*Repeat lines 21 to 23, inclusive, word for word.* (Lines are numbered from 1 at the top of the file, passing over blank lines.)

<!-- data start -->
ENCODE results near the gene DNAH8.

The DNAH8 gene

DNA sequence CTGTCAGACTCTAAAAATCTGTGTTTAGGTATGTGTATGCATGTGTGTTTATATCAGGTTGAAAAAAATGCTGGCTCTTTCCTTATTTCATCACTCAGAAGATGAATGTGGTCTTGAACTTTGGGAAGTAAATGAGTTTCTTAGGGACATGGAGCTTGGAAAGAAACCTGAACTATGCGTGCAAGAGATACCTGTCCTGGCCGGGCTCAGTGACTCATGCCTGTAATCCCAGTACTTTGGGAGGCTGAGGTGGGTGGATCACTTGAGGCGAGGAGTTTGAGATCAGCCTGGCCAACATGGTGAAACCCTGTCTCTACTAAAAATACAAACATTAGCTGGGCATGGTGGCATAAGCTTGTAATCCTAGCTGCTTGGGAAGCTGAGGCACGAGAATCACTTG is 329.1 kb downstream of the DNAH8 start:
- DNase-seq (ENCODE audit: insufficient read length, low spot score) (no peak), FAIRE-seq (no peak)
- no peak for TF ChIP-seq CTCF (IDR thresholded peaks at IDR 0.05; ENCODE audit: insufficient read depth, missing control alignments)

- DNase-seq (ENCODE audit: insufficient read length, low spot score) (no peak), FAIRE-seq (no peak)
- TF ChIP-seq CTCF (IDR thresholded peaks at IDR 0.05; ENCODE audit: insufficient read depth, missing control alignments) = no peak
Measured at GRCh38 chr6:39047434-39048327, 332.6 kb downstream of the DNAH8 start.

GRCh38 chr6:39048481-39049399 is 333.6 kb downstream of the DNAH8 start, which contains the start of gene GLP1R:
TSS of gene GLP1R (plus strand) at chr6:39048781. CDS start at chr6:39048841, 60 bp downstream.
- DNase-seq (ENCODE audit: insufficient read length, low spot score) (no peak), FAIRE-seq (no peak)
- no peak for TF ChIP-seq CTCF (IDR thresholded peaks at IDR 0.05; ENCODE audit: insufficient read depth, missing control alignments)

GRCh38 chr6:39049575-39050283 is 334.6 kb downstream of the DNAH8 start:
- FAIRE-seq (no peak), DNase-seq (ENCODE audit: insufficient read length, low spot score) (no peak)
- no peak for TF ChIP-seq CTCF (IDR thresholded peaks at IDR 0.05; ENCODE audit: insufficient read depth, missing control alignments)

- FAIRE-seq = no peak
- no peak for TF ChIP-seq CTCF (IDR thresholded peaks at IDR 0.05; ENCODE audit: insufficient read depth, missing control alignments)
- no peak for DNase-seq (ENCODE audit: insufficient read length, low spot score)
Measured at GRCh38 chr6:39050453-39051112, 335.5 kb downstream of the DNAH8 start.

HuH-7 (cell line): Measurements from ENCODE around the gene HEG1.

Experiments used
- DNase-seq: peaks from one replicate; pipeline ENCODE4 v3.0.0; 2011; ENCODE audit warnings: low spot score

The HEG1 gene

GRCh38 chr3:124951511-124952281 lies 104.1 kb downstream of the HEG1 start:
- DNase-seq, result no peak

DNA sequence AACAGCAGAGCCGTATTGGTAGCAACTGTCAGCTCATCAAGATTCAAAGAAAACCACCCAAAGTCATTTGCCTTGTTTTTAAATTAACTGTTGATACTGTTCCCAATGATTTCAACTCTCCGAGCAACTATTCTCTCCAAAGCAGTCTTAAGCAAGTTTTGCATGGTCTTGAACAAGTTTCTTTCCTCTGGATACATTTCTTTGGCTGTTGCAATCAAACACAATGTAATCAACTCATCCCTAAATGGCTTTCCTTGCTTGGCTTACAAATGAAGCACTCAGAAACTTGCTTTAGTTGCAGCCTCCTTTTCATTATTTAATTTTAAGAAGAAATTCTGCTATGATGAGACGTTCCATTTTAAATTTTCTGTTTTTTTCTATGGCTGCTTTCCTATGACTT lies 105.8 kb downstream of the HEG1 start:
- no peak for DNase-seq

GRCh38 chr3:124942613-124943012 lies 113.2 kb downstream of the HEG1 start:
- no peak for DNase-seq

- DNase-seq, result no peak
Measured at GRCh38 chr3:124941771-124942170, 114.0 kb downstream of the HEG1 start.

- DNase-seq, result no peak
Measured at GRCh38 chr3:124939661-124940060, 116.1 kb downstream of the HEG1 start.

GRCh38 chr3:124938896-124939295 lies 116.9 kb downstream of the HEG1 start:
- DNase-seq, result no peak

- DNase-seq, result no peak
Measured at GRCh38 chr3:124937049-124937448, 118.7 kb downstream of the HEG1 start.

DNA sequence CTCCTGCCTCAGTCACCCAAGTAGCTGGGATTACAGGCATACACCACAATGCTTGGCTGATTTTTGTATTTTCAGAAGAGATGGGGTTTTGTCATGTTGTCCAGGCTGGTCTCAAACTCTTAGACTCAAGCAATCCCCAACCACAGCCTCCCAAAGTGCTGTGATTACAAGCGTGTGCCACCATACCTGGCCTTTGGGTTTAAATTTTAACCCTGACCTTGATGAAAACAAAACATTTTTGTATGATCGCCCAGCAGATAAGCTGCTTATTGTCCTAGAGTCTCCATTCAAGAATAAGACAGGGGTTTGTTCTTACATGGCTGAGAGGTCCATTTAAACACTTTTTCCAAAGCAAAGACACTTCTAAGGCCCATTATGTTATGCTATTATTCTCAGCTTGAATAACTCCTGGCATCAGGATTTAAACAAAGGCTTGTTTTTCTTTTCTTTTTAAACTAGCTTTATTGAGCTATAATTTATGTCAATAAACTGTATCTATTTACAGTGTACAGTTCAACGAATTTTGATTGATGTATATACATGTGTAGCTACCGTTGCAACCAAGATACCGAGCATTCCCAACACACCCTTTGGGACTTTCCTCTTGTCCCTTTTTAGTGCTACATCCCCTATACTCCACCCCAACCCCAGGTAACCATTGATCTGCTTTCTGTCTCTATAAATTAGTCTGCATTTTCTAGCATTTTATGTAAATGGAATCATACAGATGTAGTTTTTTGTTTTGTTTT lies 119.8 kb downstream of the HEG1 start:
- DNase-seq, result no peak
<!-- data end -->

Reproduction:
Experiments used
- DNase-seq: peaks from one replicate; pipeline ENCODE4 v3.0.0; 2011; ENCODE audit warnings: low spot score

The HEG1 gene